It is still a wonder to me that numerous dogs who’ve never met now sit side by side peacefully in individual crates made of fabric.  At home some of us have remnants of soft crates that were torn by young dogs.  But by the time we show our dogs they have learned that their crate is a safe haven, filled with cushions and toys.  My dogs settled in for a nap.

Dog shows are like a well-oiled military operation where the motto is hurry up and wait.  Then everything happens at once, nerves get worse, arm bands come up missing or fall off.   But the judge finally called my number and Catcher and I entered the ring.  Catcher was on lead for this particular class called Rally Novice B.  His lagging butt cost us three points but in the end we left with a yellow third-place ribbon.  I drove for ninety minutes, spent $50 in gas, paid $27 for the entry fee and won a $4 toy and a flat ribbon worth ten cents.  Ah, but the memories.  What an insane hobby.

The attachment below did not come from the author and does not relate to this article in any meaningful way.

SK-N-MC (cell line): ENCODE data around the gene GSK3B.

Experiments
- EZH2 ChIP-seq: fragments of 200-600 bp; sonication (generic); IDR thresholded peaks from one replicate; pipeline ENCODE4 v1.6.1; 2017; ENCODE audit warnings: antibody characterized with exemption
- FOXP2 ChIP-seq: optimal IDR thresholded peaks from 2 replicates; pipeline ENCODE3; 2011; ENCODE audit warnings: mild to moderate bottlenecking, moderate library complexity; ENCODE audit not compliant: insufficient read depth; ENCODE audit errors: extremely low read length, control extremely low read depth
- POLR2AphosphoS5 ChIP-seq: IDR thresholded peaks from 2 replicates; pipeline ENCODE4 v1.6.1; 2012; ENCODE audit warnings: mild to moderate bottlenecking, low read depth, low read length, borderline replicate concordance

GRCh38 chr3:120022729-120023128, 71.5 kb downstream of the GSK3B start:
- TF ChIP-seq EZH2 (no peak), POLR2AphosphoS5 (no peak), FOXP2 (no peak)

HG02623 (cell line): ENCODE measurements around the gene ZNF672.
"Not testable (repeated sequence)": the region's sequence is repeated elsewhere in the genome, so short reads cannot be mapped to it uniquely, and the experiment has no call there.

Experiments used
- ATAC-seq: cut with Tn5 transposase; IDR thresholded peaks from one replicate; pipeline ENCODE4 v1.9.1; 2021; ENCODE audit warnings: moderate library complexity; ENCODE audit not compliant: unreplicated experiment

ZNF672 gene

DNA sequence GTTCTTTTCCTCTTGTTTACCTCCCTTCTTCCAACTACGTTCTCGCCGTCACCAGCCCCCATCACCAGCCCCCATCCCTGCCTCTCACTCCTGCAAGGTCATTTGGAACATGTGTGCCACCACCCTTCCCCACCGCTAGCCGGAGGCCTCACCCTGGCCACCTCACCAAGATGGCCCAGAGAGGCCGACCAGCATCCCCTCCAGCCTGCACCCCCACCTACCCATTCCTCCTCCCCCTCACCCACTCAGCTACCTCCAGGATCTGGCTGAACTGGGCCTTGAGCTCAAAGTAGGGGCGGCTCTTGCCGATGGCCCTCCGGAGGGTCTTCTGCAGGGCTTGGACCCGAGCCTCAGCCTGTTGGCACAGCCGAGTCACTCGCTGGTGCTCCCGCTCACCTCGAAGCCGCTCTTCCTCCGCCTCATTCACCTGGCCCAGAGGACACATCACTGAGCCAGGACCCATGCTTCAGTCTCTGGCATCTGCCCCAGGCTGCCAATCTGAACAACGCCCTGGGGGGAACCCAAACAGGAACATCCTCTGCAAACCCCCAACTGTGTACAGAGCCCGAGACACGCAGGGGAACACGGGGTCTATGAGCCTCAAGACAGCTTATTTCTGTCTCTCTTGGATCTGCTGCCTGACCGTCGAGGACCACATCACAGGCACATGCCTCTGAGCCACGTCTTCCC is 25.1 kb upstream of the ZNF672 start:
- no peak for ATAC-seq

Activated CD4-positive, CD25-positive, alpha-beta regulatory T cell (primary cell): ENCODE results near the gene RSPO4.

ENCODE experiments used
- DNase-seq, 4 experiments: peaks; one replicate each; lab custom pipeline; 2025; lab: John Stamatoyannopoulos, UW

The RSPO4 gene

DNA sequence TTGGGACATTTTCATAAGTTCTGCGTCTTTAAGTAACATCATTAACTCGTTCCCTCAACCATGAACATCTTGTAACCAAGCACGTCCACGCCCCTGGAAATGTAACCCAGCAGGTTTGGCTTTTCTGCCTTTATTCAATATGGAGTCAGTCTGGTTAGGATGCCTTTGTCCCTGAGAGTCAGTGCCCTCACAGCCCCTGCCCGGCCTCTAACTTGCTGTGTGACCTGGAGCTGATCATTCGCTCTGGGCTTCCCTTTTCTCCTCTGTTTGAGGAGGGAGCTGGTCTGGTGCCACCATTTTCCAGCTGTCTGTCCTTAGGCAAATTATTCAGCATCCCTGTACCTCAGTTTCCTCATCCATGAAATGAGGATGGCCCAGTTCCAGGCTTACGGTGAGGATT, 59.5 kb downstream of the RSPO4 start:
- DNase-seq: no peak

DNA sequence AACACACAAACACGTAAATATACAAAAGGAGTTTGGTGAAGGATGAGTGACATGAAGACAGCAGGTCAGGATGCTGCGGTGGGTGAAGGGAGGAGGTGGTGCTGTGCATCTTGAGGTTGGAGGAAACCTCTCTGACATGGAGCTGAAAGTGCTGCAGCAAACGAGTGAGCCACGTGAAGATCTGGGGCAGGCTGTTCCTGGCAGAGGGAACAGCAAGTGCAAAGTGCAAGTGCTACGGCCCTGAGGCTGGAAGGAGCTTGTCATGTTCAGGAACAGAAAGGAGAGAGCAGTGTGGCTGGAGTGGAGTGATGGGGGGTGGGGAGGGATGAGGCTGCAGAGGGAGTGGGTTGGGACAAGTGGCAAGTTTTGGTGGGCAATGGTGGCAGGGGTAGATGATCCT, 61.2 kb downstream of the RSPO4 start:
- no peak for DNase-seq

Sunday was D-day with Catcher. Saturday’s class was totally on lead.  He couldn’t use his brilliant brain power for evil.  He was tethered to me.  Sunday he was performing off lead.  There was no use being nervous.  I pretty much knew he was not in the game when the lead came off.  When someone came from the judges room behind the obedience ring with a couple of plates filled with food, I knew getting Catcher-the-chow-hound back on task was futile.  At this point the cartoon bubble over his head said, “Lalalalala.  I don’t hear you.  Lalalala.“